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Oncotarget. 2017 Jan 31;8(5):8305-8314. doi: 10.18632/oncotarget.14171.

5-Hydroxymethylcytosine correlates with epigenetic regulatory mutations, but may not have prognostic value in predicting survival in normal karyotype acute myeloid leukemia.

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Hematology-Oncology, Chonnam National University Hwasun Hospital, Jeollanam-do, Republic of Korea.
Genomic Research Center for Hematopoietic Diseases, Chonnam National University Hwasun Hospital, Jeollanam-do, Republic of Korea.
Division of Hematology-Oncology, Samsung Medical Center, Seoul, Republic of Korea.
Department of Hematology, Cancer Research Institute, Seoul St. Mary's Hospital, College of Medicine, The Catholic University of Korea, Seoul, Republic of Korea.
Department of Hematology-Oncology, Kyungpook National University Hospital, Daegu, Republic of Korea.
Department of Hematology-Oncology, Soon Chun Hyang University Hospital, Seoul, Republic of Korea.
Department of Hematology-Oncology, Dong-A University College of Medicine, Busan, Republic of Korea.
Fraunhofer Institute for Cell Therapy and Immunology, Leipzig, Germany.
Department of Medical Oncology and Hematology, Princess Margaret Cancer Centre, University of Toronto, Toronto, Canada.


Stem cells display remarkably high levels of 5-hydroxymethylcytosine (5hmC). Both TET2 and IDH1/2 mutations can impair the production of 5hmC, thus decreasing 5hmC levels. TET2 or IDH1/2 mutations are commonly observed in acute myeloid leukemia (AML). However, the implications of 5hmC on survival in normal karyotype AML patients have not been fully evaluated. The 5hmC levels were analyzed in 375 patients using ELISA. The levels of 5hmC in DNA samples were converted to a log scale for the analysis and correlations with TET2 and/or IDH1/2 mutations were evaluated. The median 5hmC level was 0.065% (range 0.001-0.999). Mutation rates were 13.1% for TET2mut, 6.7% for IDH1mut, and 13.9% for IDH2mut. The prevalence of TET2 and/or IDH1/2 was 33.1% (124/375). TET2 and IDH1/2 mutated patients had significantly lower levels of log(5hmC) compared with patients without TET2 or IDH1/2 mutations (p<0.001). With a median follow-up of 55.5 months (range, 0.7-179.8), there was no significant difference in overall survival, event-free survival, and relapse risk according to TET2mut or IDH1/2mut (all, p>0.05). To identify its prognostic value, we sub-classified the levels of 5hmC into tertiles for 5hmC values. However, there was no significant association between the categories of 5hmC levels and survival or relapse risk (all p>0.05). Patients with TET2 or IDH1/2 mutations had lower levels of 5hmC. The 5hmC levels may not be predictive of survival in patients with normal karyotype AML.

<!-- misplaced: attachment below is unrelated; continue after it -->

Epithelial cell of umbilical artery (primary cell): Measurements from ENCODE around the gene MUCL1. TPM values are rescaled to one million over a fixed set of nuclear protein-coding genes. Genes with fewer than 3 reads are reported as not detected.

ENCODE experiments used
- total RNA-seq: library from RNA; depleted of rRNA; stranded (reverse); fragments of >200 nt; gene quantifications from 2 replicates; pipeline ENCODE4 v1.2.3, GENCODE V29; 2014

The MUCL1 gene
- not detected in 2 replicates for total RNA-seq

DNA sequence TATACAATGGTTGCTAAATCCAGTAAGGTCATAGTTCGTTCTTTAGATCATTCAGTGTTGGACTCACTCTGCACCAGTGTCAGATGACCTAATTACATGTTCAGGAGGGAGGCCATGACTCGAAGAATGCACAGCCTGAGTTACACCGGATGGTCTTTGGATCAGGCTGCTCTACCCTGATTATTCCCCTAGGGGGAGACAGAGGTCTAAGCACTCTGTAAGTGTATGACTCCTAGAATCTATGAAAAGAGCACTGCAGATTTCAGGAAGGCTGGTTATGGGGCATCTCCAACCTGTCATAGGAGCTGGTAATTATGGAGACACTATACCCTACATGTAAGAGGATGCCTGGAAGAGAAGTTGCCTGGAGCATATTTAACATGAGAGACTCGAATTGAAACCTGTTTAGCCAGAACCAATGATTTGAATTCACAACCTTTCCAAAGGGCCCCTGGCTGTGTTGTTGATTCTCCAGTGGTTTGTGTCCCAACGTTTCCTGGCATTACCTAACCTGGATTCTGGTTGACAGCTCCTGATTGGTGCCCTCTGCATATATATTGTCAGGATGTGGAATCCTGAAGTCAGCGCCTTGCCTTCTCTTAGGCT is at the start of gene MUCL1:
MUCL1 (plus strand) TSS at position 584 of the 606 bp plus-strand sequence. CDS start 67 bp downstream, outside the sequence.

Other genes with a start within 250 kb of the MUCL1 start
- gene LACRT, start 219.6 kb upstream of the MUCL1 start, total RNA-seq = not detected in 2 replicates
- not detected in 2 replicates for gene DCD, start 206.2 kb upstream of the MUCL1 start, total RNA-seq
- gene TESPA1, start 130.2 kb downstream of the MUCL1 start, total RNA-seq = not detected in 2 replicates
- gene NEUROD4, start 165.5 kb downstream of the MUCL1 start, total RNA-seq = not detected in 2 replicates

5hmC; AML; IDH1/2; TET2; normal karyotype

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